While Brazil is the most complex corporate regulatory environment in the world, it’s also a very attractive country in which to do business. The emerging market’s GDP is expected to grow 22.3% between 2013 to 2017. With access to raw materials and proximity to a booming population of both talent and consumers, global businesses are opening up in Brazil en masse.
At the same time, many of these global companies are placing an increased focus on corporate governance, making significant investments into standardizing their ERPinto a single, global instance. With its complex laws and regulations, implementing and maintaining SAP in Brazil can be quite a challenge. In this three part blog series and upcomingwebinar, we’ll examine the challenges and best practices of implementing SAP in Brazil.
As with any SAP implementation project, the first step to executing SAP in Brazil is preparation. Unlike implementation in other countries, the SAP template in Brazil will look vastly different because of the country’s complex regulations and reporting requirements. Matching the global instance of SAP with Brazil’s unique laws is a complex process. The following are some of the considerations that must be taken into account
- Fiscal calendar: Brazil mandates the use of fiscal calendar K4: Gregorian calendar (January to December), which may not conform to a company’s traditional fiscal year.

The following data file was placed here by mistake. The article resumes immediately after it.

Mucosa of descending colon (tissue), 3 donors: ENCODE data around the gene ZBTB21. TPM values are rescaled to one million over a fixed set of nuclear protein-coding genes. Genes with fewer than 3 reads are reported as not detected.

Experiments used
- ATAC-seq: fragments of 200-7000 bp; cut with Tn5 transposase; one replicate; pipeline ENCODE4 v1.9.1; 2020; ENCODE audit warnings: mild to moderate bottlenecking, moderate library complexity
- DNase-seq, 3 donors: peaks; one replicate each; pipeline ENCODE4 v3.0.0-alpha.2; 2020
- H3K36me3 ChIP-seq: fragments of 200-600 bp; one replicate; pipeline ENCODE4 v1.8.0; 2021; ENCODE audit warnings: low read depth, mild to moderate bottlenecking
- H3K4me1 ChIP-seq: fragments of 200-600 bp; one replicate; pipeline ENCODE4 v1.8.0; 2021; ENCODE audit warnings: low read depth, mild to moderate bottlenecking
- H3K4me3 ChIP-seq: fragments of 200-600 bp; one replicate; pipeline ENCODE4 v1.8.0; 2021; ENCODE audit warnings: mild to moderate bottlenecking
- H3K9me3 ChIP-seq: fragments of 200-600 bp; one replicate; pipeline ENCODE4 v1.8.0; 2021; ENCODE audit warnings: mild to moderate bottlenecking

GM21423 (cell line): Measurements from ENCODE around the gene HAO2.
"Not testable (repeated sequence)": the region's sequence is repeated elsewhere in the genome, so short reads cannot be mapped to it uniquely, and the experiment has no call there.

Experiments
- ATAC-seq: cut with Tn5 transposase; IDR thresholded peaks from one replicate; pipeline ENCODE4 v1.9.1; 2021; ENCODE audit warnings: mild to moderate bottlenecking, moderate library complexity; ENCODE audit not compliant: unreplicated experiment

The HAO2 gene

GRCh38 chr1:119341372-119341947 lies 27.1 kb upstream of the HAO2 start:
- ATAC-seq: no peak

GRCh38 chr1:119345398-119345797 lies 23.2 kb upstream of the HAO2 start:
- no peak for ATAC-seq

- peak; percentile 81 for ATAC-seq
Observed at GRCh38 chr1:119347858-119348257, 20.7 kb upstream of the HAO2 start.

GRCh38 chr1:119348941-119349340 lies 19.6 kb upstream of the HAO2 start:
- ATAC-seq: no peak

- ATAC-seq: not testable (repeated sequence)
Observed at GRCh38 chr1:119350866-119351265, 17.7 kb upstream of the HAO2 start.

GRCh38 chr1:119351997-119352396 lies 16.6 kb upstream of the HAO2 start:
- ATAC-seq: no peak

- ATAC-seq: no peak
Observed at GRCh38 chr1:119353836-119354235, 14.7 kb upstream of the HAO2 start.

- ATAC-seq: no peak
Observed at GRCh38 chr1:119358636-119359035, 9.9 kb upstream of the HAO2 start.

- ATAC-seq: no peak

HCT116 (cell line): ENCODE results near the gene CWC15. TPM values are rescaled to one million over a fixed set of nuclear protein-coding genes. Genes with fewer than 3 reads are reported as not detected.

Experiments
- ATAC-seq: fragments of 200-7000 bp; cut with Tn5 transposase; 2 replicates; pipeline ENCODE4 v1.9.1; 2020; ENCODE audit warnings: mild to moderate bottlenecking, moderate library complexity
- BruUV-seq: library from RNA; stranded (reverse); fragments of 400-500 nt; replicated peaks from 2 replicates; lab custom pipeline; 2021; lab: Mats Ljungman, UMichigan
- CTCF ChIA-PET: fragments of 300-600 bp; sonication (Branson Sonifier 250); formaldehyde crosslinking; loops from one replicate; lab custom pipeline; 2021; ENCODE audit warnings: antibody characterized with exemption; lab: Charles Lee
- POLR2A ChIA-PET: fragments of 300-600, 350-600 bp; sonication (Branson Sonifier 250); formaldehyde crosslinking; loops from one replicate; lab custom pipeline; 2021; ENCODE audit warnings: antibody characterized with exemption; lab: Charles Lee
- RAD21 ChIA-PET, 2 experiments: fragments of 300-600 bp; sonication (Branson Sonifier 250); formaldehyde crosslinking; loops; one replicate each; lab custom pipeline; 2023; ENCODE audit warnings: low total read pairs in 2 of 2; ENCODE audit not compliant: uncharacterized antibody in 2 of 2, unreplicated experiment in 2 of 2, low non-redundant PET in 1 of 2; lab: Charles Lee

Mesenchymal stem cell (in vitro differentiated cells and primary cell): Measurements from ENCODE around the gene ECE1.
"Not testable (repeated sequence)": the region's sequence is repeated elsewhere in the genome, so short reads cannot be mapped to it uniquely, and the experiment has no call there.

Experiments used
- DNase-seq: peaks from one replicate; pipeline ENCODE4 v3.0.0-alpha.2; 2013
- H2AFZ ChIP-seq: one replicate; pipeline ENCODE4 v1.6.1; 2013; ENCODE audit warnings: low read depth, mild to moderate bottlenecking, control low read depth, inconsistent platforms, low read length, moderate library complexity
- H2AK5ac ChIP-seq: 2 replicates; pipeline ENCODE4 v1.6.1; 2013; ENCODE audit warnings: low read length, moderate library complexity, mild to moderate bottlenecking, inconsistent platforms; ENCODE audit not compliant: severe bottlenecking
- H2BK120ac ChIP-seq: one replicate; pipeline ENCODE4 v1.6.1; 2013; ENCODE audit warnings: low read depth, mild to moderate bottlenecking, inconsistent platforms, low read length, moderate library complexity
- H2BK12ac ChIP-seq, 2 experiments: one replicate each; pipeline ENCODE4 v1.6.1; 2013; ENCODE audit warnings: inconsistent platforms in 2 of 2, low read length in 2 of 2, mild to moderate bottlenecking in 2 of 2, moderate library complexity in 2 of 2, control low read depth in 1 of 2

- Payables/receivables: Electronic banking is the norm in Brazil, so the ERP must be configured using specific payment methods (boleto, TED – same-day electronic transfers, DOC – next-day low value transfers) to link with banks.
- Nota Fiscal: This required document is the only way to invoice in Brazil, and must be submitted to and authorized by the Brazilian tax authority before it can be issued or paid. The SAP template must integrate the required fields, some of which aren’t included on typical invoice templates.
- Revenue recognition: Revenue that can be recognized in Brazil varies from other parts of the world, and is based on the Nota Fiscal and receipt of goods.
- SPED: Brazil’s e-accounting regulations require companies to submit detailed ledgers and reporting documents, so SAP must be configured to report the required numbers accurately.
- Fixed Assets: Specific fixed asset reporting based on the Nota Fiscal database must be submitted along with other SPED reports, and needs to be documented in SAP accordingly.
- Tax Filings: The motivation behind Brazil’s strict regulation is ensuring the country receives accurate, maximum tax payments from companies operating there. As such, it’s critical that filings match the SPED reports submitted and are backed up by government approved Nota Fiscal XML documentation.
Despite these challenges, it is imperative that companies maintain Brazilian compliance within their ERP – not using external third-party solutions and plug ins that leave them vulnerable to discrepancies, inaccuracies, manipulation and ultimately millions of dollars in fines and penalties. In the coming weeks, we’ll explore considerations for implementing and maintaining SAP in Brazil.